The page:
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Location: Auckland, New Zealand

Friday, January 30, 2009

Jobs summit about new jobs, not old ones

Maori Party co-leader Tariana Turia is defending the exclusion of unions from this week's Maori jobs summit.

Mrs Turia says they weren't missed, as the focus of the hui was looking at economic opportunity in the face of the recession.

“I don't think that the unions should be offended. There were a lot of Maori people who weren’t invited to go so there will be a number of sectors that weren’t invited to go either. This was forward looking and looking more at what people cold do to stimulate the economy rather than how they protect the jobs,” Mrs Turia says.

Maori who are laid off because of the recession should think seriously about taking time off for study so they can move beyond vulnerable low skill jobs.


Meanwhile, former Labour cabinet minister John Tamihere says Pita Sharples stole the jump on John Key.

The head of west Auckland's Te whanau O Waipareira Trust says the Minister of Maori Affairs showed great skill in pulling together pull together a forum of influential Maori leaders to respond to the global economic crisis.

He says that would not have happened with the previous government.

“Pita Sharples has shown his leadership skills are extraordinary. He preempted the Prime Minister’s jobs summit. In Labour we would never have been allowed to do that. The Maoris would have had to have waited for Helen Clark to run a job summit, and we would have had a bit to play in there. What Pete’s done, because he’s in the Maori Party is politically savvy, very astute, on the from foot from day one of the new parliament,” Mr Tamihere says.

He says Maori are not responsible for the economic mayhem caused by the greed shown in Wall St, Queen St or Lambton Quay, but they will be among the first to feel the affects.


An Auckland University academic believes his research on child abuse in the United States and across the Tasman can help improve Maori parenting.

Family psychology professor Matt Sanders, who is also director of the University of Queensland's Parenting and Family Support Centre, worked on a population trial of the Triple P System in South Carolina and Australia.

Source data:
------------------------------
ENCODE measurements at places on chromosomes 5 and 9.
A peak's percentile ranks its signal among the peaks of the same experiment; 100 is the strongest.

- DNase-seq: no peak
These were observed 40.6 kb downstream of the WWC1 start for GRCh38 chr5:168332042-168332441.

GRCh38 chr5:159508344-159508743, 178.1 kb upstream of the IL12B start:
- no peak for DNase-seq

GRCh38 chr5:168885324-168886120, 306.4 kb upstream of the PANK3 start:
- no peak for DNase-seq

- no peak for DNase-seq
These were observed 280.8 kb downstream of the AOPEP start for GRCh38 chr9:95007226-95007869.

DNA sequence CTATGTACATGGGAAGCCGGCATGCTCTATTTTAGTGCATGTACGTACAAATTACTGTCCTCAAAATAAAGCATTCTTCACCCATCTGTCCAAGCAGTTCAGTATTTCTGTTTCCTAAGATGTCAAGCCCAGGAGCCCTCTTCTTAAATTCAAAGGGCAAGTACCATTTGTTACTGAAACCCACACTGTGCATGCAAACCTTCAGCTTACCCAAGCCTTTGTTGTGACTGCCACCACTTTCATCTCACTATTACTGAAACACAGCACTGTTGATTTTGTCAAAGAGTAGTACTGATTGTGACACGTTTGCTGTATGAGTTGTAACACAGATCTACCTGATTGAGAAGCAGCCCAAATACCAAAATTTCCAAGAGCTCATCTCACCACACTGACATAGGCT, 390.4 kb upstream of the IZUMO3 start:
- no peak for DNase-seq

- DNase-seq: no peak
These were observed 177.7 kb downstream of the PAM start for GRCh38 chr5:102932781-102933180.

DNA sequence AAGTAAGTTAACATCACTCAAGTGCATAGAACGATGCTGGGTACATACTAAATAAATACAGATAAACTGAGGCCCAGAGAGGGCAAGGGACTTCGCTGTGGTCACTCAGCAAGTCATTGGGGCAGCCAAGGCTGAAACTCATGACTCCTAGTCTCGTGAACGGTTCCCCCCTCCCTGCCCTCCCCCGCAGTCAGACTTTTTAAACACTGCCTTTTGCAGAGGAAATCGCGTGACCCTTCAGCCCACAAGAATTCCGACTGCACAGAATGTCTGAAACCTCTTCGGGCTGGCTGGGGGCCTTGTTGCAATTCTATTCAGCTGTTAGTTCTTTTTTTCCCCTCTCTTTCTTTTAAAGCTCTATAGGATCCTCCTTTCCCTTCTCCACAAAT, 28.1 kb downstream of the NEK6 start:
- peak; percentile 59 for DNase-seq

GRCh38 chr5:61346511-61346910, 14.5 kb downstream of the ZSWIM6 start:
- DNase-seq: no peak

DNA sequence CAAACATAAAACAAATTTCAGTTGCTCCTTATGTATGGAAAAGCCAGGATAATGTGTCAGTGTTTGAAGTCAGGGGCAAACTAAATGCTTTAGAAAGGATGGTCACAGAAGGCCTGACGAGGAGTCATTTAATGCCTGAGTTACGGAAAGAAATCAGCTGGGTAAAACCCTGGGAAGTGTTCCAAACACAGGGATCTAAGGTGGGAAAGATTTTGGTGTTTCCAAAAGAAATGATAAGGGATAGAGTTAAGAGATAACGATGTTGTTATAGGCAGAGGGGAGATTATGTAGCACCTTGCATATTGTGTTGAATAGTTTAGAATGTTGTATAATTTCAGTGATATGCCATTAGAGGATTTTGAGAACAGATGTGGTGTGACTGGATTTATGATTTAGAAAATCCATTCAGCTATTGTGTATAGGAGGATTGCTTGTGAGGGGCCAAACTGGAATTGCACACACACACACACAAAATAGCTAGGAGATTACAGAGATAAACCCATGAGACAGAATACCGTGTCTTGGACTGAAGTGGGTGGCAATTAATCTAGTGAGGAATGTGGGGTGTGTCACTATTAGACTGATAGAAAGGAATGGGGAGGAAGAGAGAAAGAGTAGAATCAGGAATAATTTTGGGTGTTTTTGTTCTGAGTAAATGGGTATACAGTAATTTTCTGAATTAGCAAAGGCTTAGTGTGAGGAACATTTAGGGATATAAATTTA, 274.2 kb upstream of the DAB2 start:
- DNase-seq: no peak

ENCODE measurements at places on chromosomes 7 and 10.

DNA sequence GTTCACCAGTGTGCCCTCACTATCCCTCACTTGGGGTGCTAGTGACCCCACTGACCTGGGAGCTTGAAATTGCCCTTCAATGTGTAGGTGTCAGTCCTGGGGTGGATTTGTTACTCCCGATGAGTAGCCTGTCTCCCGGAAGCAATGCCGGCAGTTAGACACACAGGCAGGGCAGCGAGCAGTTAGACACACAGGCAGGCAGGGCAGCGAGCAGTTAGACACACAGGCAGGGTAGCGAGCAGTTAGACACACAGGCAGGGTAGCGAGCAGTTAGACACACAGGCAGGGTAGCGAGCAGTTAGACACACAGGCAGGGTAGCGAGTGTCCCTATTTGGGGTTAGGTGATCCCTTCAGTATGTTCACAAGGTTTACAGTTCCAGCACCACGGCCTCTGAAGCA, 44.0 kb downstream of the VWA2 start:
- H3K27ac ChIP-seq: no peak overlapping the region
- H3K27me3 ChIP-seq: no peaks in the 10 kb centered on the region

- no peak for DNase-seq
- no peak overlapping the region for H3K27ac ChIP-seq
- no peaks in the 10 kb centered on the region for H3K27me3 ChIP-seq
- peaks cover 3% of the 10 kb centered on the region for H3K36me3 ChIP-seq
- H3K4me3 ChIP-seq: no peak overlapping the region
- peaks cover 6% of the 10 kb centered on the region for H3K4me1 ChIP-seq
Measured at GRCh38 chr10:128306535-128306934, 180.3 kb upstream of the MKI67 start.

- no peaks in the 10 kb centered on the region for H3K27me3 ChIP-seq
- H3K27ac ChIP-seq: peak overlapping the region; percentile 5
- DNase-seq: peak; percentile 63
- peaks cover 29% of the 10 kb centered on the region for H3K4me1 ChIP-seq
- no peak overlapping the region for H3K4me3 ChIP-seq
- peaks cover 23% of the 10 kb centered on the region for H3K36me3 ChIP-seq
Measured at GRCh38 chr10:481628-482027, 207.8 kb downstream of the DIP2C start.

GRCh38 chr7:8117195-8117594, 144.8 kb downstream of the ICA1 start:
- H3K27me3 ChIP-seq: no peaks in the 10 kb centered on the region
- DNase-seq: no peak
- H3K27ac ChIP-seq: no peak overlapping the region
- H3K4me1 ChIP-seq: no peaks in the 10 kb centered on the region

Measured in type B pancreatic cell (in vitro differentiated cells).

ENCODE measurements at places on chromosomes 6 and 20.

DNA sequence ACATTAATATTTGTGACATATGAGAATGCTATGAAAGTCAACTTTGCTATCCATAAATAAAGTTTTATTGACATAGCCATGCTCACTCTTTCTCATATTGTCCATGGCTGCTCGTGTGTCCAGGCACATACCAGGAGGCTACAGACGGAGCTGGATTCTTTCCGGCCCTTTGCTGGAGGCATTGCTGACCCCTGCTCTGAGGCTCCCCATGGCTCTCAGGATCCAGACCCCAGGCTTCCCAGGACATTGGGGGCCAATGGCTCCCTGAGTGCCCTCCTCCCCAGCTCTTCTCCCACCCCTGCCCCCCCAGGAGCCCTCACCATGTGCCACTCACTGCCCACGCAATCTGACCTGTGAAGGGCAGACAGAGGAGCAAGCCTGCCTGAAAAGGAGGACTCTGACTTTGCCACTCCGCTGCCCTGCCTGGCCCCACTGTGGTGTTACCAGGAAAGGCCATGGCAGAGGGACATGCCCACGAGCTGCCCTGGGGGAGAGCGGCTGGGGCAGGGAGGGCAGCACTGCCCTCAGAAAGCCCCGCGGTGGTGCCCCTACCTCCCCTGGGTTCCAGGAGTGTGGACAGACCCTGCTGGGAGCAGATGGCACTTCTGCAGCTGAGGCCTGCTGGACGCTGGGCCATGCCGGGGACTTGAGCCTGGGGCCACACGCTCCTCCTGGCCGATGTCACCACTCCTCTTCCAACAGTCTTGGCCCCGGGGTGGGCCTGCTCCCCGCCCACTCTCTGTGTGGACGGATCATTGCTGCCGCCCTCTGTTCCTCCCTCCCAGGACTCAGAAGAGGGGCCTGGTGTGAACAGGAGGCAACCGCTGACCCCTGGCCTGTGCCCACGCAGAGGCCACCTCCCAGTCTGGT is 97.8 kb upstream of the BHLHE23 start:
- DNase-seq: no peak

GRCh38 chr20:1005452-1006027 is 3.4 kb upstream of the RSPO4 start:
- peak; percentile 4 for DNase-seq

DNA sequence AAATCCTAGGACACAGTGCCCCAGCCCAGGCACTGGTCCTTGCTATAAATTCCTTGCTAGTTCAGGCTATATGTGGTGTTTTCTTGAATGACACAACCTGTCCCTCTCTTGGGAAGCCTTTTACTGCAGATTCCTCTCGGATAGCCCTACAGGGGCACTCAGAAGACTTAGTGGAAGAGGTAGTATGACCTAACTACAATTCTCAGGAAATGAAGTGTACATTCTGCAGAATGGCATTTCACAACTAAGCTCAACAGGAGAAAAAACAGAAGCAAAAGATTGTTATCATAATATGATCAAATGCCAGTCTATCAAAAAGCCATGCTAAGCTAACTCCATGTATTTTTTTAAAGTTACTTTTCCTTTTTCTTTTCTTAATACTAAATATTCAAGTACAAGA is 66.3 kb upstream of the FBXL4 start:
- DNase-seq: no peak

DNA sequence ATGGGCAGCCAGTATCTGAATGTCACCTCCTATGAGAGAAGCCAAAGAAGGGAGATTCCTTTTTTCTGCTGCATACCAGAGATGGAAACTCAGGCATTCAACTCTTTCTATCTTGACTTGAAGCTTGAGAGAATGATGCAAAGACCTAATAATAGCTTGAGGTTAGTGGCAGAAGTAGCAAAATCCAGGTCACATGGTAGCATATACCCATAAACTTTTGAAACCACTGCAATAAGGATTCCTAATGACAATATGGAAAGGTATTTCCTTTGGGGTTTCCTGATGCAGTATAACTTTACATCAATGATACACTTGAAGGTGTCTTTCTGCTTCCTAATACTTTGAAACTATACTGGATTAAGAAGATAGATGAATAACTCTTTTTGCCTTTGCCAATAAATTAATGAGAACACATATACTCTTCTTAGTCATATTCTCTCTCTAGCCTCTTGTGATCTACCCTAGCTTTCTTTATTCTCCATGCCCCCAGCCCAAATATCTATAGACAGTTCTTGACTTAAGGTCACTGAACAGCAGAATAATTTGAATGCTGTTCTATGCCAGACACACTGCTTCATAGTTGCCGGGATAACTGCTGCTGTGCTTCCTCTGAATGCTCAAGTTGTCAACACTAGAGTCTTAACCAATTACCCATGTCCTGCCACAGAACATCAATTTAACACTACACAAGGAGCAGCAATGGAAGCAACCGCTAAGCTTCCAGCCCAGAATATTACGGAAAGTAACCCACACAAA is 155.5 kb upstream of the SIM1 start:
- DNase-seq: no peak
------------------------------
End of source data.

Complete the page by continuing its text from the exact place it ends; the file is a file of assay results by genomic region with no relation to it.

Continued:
Triple P stands for positive parenting programme, and it aims to provide consistent support to parents.

Professor Sanders says the system could be redeveloped for New Zealand conditions in partnership with Maori.

“These kind programmes are likely to be not only accepted by parents but they will look forward to doing them because this is not about catching out parents who are struggling, this is about supporting all families and recognising it's a tough job being a parent,” Professor Sanders says.

He is setting up a Triple P research centre in Auckland.


Maori groups are preparing practical proposals to take to next month's Prime Minister's jobs summit.

Ngatata Love, the chair of this week's Maori jobs summit, says the ideas thrown up show Maori aren't going to be caught napping in the economic crisis, as happened in the late 1980s.

He says despite the short notice, hui participants had a clear idea of what they could contribute to New Zealand's economic well being.

They are now looking forward to the February 27 hui.

“The Maori initiatives will be very practical, they will be able to be implemented within the 12 months time frame or less, they will be creating jobs rather than speculating about how we can change various systems and policies to allow things to happen. I think our people will go their with actual practical solutions, and I think they could be the star of the show,” Professor Love says.

Many Maori groups have land in places where housing is needed, including at least 300 sites in Wellington, and by working with government agencies they can get to work while materials are cheap and labour is available.


Meanwhile, the country's largest Maori tertiary organisation is gearing up to take advantage of the recession.

Te Wananga o Aotearoa had its roots in the last major recession, when it started as a training centre attached to a Te Awamutu high school.

Its target this year is 21,000 student positions, and chief executive Bentham Ohia says it has built up considerable experience upskilling people who may have been overlooked by the school system.

“Our organisation when it started was to be an option available to those people in training towards improving their employability in the future. There’s an opportunity for the organisation to position to extend its support to our traditional market base but also to others who will be made redundant from their work,” Mr Ohia says.

The wananga's low or nil fee policy helps break down the barriers to further study.


The national kapa haka competitions are to return to Olympic style judging, which could remove some of the allegations of bias which have flared up in recent years.

Te Matatini will be held in the baypark Stadium in Tauranga in three weeks, with Te Arawa teams back in the competiton after a four year boycott.

Trevor Maxwell, the kaiwhakahaere for Rotorua-based team Nga Uri O Te Whanua, says recent competitions included the scores of all four judges for each discipline.

A hui of regional delegates late last year decided to revert back to an older scoring system.

“The judging has gone back to something that worked before, the Olympic system in having four judges per discipline, and the top mark is taken off and the bottom mark is taken off. It takes away any bias or favouritism or maverick,” Mr Maxwell says.

Delegates also voted to increase from six to nine the number of teams involved in the Sunday finals, and all finalists will take to the stage with a clean slate.


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